On the road with Laura Ingalls Wilder

Telling people that your family just visited De Smet, South Dakota, generally produces quizzical looks. Tell them, on the other hand, that you spent a day in the “Little Town on the Prairie,” and you’ll get instant recognition. That, after all, is the title of the seventh of Laura Ingalls Wilder’s nine books in the Little House series—a fact that De Smet, a tiny town of just over 1,000 people, takes full advantage of. Signs downtown, where a few stores from Wilder’s day are still in business, welcome visitors to “De Smet: Little Town on the Prairie.” Thousands of fans show up each year.

A mile southeast of De Smet is Charles “Pa” Ingalls’ original homestead, where you can still see the five cottonwood trees he planted on the first acre of the Ingalls claim—one for his wife Caroline, and one for each of his four daughters, Mary, Laura, Carrie, and Grace. The Ingalls Homestead has been set up for children. It was a hot day, but my kids got to make corncob dolls, braid rugs, and take a lesson from an old-time schoolmarm in ancient schoolhouse. We also took a covered wagon ride across the prairie, driven by a retired farmer who has lived in the area his entire life and told us that there is one old woman in town who still remembers the Ingalls family.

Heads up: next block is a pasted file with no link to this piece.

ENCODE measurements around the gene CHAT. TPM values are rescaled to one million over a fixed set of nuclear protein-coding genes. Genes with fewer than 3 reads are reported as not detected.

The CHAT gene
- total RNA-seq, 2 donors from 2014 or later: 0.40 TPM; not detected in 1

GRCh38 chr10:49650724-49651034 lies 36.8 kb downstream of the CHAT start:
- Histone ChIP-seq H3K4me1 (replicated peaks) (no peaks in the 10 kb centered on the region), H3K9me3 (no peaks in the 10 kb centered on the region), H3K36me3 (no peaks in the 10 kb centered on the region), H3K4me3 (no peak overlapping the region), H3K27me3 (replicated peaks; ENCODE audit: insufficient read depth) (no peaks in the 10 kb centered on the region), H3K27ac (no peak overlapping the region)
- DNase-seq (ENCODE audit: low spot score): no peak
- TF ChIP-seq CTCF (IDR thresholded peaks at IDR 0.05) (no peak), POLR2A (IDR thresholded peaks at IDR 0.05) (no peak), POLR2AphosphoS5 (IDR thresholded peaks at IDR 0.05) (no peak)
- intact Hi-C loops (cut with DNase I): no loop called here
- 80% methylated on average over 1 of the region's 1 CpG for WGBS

He let the kids drive the horses. “Just like in Laura’s day,” he said. “No,” said six-year-old Charlotte. “Laura’s wagon had oxen.” He chuckled. “How did you know?” Charlotte looked confused. “It was in the books!”

The covered wagon bumped across the hot prairie grasses to the schoolhouse, and then to the white frame Lutheran Church, which was built in 1905 about ten miles north and east of De Smet and later moved to the Ingalls claim for preservation. Children of the original attendees sometimes show up to see it; there was a wedding here last year. As kids clambered around the pews, the old famer asked us for a moment of quiet so he could share a hymn with us. He sang “The Church in the Wildwood,” written by Dr. William S. Pitts in 1857 following a coach ride stop in Bradford, Iowa, about a church in a nearby valley:

There’s a church in the valley by the wildwood,